How to Move and Handle Pigs
An important factor associated with animal welfare is the proper movement and handling of pigs. Pigs can be hard to move if frightened or not accustomed to being moved. Improper handling decreases animal welfare by causing stress and fear, may increase safety risks for both the pig and handler, and also results in a decrease in meat quality (i.e. bruising; PSE pork, a meat that is pale, soft, and exudative; or DFD pork, a meat that is dark firm and dry) that can cost the industry millions of dollars each year.. In short improving animal handling improves animal welfare, safety, meat quality, and may improve your bottom line.
The Human Factor
Handling pigs can be stressful for both the animals and the handlers. Handling pigs with care, gentleness, and patience can reduce stress. Handlers must remember that the pigs do not understand the objective of your work and have little experience being moved. Calm pigs are easier to sort and separate then excited pigs. Pigs are easier to sort if the handler moves slowly, quietly, and deliberately. Handlers should:
- have patience, allowing pigs to explore their environment as they move forward
- stay calm
- not rush pigs
- not yell
- not use aggressive handling methods
- be familiar to the pigs
Understanding Animal Behavior Can Improve Hog Handling
Although pigs are extremely curious and like to explore, new experiences and environments can also be extremely stressful to hogs. The more experience that pigs have with their handlers and with being moved the less stressed they will be. Although pigs have poor vision their natural curiosity for, and/or fear of, new areas are likely to cause them to stop and investigate areas while being moved. For this reason visual distractions, such as changes in color, gaps, shadows, open outer walls, etc., need to be minimized. This can usually be achieved by using solid panels in alleys and ramps to block sights and sounds. Other characteristics of pigs to keep in mind:
- Pigs have poor depth perception immediately in front of them, with eyes located on the side of their head, and a 310 degree panoramic view. This means that hogs have a 50 degree blind spot immediately behind them.
- Pigs have excellent hearing and an acute sense of smell. This means that they are likely to stop and investigate smells that humans cannot detect.
- Pigs are herd animals and do not like to be left alone. Being isolated from other pigs is extremely stressful.
- Pigs prefer to be moved in small groups, and have a strong natural tendency to follow each other while maintaining both visual and body contact. Large groups are more difficult to move, whichcan increase heart rate, respiration rate, injuries due to fighting and loading time.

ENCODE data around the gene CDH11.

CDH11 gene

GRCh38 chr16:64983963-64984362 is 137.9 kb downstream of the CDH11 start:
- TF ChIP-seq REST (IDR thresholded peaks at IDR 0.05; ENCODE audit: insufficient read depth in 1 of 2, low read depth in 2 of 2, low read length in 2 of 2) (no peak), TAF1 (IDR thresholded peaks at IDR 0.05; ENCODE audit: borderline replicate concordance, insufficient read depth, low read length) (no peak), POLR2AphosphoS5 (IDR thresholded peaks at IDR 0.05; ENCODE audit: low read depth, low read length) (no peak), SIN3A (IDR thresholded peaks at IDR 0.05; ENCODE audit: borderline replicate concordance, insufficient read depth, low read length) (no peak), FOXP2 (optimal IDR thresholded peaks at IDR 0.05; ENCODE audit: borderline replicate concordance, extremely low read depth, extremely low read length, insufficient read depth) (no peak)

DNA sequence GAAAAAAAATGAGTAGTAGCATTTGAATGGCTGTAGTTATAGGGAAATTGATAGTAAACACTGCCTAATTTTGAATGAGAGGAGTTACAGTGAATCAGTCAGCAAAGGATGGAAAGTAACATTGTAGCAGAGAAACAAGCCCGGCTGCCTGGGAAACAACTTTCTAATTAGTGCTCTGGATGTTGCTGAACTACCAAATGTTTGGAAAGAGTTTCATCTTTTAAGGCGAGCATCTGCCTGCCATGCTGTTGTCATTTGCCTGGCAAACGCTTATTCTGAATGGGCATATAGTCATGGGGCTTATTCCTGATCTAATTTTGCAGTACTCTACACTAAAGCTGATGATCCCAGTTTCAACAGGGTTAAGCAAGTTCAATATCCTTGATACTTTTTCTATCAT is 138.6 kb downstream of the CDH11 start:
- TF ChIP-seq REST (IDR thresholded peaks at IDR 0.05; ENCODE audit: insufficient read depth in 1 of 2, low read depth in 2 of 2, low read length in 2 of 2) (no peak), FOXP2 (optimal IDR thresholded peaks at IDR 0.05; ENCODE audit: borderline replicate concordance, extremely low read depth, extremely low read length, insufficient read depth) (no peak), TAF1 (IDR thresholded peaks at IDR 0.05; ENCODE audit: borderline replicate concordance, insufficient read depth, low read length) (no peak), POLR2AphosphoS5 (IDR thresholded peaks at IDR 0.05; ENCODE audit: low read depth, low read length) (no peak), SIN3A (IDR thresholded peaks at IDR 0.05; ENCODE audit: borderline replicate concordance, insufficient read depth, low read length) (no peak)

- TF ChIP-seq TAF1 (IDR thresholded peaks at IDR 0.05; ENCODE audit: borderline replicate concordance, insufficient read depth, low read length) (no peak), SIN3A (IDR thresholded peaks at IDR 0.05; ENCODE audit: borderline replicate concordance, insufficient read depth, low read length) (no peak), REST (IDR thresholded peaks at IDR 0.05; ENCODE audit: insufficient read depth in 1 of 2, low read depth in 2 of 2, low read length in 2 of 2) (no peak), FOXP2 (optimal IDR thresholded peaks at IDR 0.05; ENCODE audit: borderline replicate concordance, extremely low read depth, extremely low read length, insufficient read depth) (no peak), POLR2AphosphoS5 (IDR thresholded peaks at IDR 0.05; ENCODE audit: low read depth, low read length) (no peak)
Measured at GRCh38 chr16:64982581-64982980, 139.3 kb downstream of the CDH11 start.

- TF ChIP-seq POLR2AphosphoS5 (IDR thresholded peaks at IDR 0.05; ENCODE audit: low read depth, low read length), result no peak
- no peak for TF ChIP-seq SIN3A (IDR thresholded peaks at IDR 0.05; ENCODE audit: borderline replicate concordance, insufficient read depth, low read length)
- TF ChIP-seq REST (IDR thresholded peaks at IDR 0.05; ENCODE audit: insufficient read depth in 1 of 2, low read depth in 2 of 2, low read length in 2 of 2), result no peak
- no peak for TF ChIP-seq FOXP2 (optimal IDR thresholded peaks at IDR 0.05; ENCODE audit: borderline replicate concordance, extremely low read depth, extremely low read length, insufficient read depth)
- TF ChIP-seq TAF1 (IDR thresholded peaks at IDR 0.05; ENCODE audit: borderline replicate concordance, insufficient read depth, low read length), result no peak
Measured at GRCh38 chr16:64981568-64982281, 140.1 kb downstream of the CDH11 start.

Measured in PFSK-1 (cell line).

- Pigs have excellent memories and can remember both positive and negative experiences for long periods of time. Minimizing negative experiences with handlers is likely to improve animal handling and loading time.
- Pigs tend to move towards a more brightly-lighted area, and are reluctant to move into dark areas. Minimizing lighting variation as well as lighting the interior of vehicles and other areas pigs are being moved to should improve loading.
There are numerous handling tools that can be used on farms to move animals in a safe, humane and efficient manner
- Sorting boards
- Plastic “rattle” paddles
- Nylon flags
- Plastic ribbons tied to sticks
- Witch’s capes
The use of the electric prods should be avoided if possible. Recent industry studies indicate that that sorting boards are more effective in moving pigs when compared to electric prods or plastic paddles.
Prodding animals at the back of the group is an inefficient and stress inducing way to move animals at the front of the group. Prod use is very stressful and can cause both pain and fear. The use of the electric prod increases body temperature, heart rate and the incidence of non-ambulatory pigs in both university and industry studies.
When electric prods are used, animals should never be prodded in sensitive areas such as the eyes, nose, anus, testicles, etc.
Minimize Aversive Handling
Some aversive handling methods are less obvious than the electric prod but their use should also be minimized. These include:
- Loud noise and yelling
- Moving pigs too fast
- Moving pigs in groups that are too large
- Stationary periods that are too long
Behavioral Indicators of Stress During Handling
It is essential that handlers are able to identify when pigs are being stress during handling and take appropriate action. Indicators of stress include:
- Open mouth breathing (panting)
- Vocalization (squealing or barking)
- Blotchy skin (reddish/purple color)
- Muscle tremors (animals begin shaking)
- Increased heart rate
- Increased body temperature
- Anderson, D. B., D. J. Ivers, M. E. Benjamin, H. W. Gonyou, D. J. Jones, K. D. Miller, R. K. McGuffey, T. A. Armstrong, D. H. Mowrey,L. F. Richardson, R. Seneriz, J. R. Wagner, L. E. Watkins, and A. G. Zimmermann. 2002. “Physiological responses of market hogs to different handling practices.” Proceedings of the American Association of Swine Veterinarians, Kansas City, MO: 399-400.
- Lewis, C. R. G., and J. J. McGlone. 2007. “Moving finishing pigs in different group sizes: Cardiovascular responses, time, and ease of handling.” Livestock Science 107:86-90.
- McGlone, J. J., R. L. McPherson, and D. L. Anderson. 2004. “Case study: moving devices for finishing pigs: Efficacy of electric prod, board, paddle, or flag.” Professional Animal Scientist 20:518-523.
- National Pork Board, 2002. Swine Care Handbook. Des Moines, IA.
- National Pork Board. 2004. Trucker Quality Assurance Handbook. C. Stahl, ed. National Pork Board, Des Moines, IA.
- National Pork Board, 2007. PQA Plus. Des Moines, Iowa.
- Ritter, M. 2008. Hog-Handling Update, Issue # 5. Elanco, Inc
- www.grandin.com. Accessed July 17, 2008